Resource Interchange File Format (RIFF)

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The Resource Interchange File Format (RIFF) is a structured file container designed by Microsoft in 1991, heavily based on the Interchange File Format (IFF) designed by Electronic Arts in 1985. As the IFF standard was developed on big-endian machines like the Commodore 64 and the Amiga, RIFF was produced as a little-endian alternative for Intel computers.


The file format is arranged as a series of chunks, with some inner chunks nested within the outer chunks. Beyond the initial "root" level objects, the nesting is entirely user-defined depending on the file format.


The FOURCC data type is used to identify each chunk type. It must conform to the following rules:

  • Alphanumeric characters only (A-Z, 0-9)
  • It cannot have embedded spaces, however if it is less than four characters then it should be padded with trailing spaces
  • Uppercase FOURCC codes are used for registered (official) types, while lowercase is used for prototype/unofficial types


A chunk is defined as follows:

Type File format Description
FOURCC chunkID Chunk name
UINT32LE lenChunk Length of chunk data, in bytes. Does not include the pad byte.
BYTE[lenChunk] content Actual data of the chunk
BYTE pad Optional padding byte, only present if lenChunk is not a multiple of 2.

Standard chunks

Most of the chunk types and their content are specific to the data being stored, however there are two chunks that are well-defined for all RIFF files. These are the master chunk RIFF and the LIST chunk. All files contain only the RIFF chunk at the root level, and can include zero or more LIST chunks within the RIFF chunk (as well as other chunks of course.) These standard chunks follow the same structure as above, however the content for each chunk is defined as follows:

Type File format Description
FOURCC formatID Code specifying layout of child chunks
CHUNK[] chunk One or more additional chunks

The point of thinking of the format in this way is that there is a RIFF chunk at the start of the file, and the first four bytes of that chunk's data (formatID in the above table) tell you the file format. The rest of the content in the RIFF chunk is just made up of more chunks, and the content of each of those chunks is format specific.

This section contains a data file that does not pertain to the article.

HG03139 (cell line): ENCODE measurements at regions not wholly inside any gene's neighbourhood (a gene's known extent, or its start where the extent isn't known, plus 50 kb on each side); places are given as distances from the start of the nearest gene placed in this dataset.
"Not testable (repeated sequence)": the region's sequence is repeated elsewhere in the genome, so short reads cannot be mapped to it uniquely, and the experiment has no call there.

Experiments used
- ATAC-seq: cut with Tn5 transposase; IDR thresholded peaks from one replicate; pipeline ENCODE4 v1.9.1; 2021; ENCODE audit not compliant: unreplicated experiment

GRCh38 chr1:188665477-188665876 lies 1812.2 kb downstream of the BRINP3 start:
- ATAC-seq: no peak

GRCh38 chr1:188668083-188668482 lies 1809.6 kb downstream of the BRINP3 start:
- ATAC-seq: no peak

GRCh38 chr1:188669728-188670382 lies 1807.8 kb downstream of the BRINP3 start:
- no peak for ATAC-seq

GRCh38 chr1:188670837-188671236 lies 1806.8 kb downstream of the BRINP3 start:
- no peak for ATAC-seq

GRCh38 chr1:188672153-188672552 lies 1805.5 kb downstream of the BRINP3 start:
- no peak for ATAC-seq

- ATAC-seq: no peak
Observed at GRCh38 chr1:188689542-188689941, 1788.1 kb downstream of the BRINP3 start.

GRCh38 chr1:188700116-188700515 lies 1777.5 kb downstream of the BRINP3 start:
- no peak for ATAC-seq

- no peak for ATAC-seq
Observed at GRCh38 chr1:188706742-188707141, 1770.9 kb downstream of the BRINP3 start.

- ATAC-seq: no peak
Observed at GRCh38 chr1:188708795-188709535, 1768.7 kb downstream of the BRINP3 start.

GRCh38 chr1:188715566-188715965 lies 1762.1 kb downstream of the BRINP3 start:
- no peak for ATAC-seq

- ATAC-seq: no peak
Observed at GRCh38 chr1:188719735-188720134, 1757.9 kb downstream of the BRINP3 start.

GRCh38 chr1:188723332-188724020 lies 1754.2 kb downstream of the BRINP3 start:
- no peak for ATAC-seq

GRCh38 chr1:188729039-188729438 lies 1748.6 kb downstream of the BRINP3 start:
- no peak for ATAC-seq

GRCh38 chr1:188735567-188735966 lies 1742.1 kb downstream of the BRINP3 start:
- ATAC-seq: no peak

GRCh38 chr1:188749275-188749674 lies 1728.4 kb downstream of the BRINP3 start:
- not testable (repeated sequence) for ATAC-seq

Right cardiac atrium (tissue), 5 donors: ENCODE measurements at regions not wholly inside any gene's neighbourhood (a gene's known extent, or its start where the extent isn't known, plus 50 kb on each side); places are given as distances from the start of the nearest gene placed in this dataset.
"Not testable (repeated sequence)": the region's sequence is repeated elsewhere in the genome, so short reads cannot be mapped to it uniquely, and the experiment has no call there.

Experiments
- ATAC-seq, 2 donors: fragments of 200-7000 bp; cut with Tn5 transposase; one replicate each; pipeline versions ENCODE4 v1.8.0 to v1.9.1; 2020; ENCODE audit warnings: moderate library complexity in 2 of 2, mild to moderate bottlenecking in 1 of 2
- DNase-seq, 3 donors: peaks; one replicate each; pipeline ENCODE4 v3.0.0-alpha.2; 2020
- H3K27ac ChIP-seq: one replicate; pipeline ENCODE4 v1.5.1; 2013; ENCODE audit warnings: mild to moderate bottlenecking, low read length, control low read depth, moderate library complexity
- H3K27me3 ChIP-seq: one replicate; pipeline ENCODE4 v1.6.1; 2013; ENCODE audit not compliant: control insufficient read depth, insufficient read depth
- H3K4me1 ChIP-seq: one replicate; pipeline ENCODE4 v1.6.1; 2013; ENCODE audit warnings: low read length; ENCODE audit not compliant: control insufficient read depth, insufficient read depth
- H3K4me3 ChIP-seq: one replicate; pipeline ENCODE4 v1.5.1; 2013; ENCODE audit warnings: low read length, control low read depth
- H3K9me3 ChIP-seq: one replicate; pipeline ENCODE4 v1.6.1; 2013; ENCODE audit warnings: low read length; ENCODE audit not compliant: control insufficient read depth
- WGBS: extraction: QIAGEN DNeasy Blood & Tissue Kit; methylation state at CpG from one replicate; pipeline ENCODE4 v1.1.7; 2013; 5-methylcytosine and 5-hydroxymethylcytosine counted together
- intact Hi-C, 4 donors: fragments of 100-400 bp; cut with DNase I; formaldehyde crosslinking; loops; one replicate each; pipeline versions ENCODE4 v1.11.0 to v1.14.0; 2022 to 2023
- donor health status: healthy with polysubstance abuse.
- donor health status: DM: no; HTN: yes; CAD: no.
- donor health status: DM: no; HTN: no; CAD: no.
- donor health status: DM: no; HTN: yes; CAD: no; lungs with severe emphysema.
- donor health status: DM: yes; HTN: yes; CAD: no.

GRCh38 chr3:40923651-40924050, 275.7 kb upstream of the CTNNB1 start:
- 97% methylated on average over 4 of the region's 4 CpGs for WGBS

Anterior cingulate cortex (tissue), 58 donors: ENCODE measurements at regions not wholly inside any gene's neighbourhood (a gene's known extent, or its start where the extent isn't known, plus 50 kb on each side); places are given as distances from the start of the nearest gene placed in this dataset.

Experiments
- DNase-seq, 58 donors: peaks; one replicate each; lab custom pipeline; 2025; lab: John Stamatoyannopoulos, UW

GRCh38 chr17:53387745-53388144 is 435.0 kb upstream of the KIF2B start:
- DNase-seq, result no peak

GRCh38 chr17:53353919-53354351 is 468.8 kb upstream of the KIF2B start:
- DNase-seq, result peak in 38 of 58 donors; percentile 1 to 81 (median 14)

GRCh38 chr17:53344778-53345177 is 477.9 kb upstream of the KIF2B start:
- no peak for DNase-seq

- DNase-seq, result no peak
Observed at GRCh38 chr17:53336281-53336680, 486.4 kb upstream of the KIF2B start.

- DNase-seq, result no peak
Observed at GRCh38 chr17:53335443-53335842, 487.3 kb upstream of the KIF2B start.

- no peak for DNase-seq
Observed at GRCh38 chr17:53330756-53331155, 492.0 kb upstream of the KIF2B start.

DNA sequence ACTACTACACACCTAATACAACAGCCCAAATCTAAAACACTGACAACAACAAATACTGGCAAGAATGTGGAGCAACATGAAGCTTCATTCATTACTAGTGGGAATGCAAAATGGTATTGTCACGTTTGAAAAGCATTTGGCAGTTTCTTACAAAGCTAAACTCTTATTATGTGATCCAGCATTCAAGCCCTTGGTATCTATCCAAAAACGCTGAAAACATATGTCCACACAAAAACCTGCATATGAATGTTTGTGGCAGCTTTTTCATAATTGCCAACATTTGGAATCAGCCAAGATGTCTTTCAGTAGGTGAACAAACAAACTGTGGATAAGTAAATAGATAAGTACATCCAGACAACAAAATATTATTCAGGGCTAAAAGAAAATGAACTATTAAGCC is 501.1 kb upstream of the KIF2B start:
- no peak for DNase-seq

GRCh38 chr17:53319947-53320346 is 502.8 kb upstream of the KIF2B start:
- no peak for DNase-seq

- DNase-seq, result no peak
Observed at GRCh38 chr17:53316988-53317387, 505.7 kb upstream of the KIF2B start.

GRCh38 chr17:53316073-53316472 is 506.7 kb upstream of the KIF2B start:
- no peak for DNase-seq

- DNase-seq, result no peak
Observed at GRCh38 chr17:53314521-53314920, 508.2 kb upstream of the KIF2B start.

Put another way, a RIFF file is arranged like so:

  • RIFF <len> <riff-format-id>
    • Zero or more chunks
    • Zero or more: LIST <len> <list-format-id>
      • Zero or more chunks
    • Zero or more chunks

The point here is that only the RIFF and LIST chunks can have subchunks in the official spec. However there is nothing stopping anyone from declaring that their own format has certain chunks that can contain subchunks as well.

RIFF types

The riff-format-id above (first four bytes of the RIFF chunk's content) specifies the type of file format. Known formats are:

riff-format-id File format Description
ACON Animated cursor (*.ani) Animated icon to use for mouse cursor
AVI AVI video (*.avi) Note code is padded with a space
DSMF DSIK Module Format (*.dsm) Module format from Digital Sound Interface Kit ! Unregistered FOURCC?
PAL ? RIFF Palette (note code is padded with a space)
RDIB ? RIFF Device Independent Bitmap
RMID RMI Format (*.rmi) RIFF MIDI music
RMMP ? RIFF Multimedia Movie
WAVE WAV Format (*.wav) Digital audio

LIST types

The list-format-id specifies the type of data in the LIST chunk. The only known formatID is INFO which stores metadata about the file in question. The subchunks within the INFO chunk all store various metadata attributes as ASCII text (with a single null byte to terminate the string.) Common subchunk FOURCCs are:

list-format-id Description
IART Artist name
ICOP Copyright string
ICRD Creation date as a string in YYYY-MM-DD format
ICMT Comments
INAM Name/title of the work
ISFT Software used to create the file

There are many more - see the standard and subsequent updates for a full list.

External links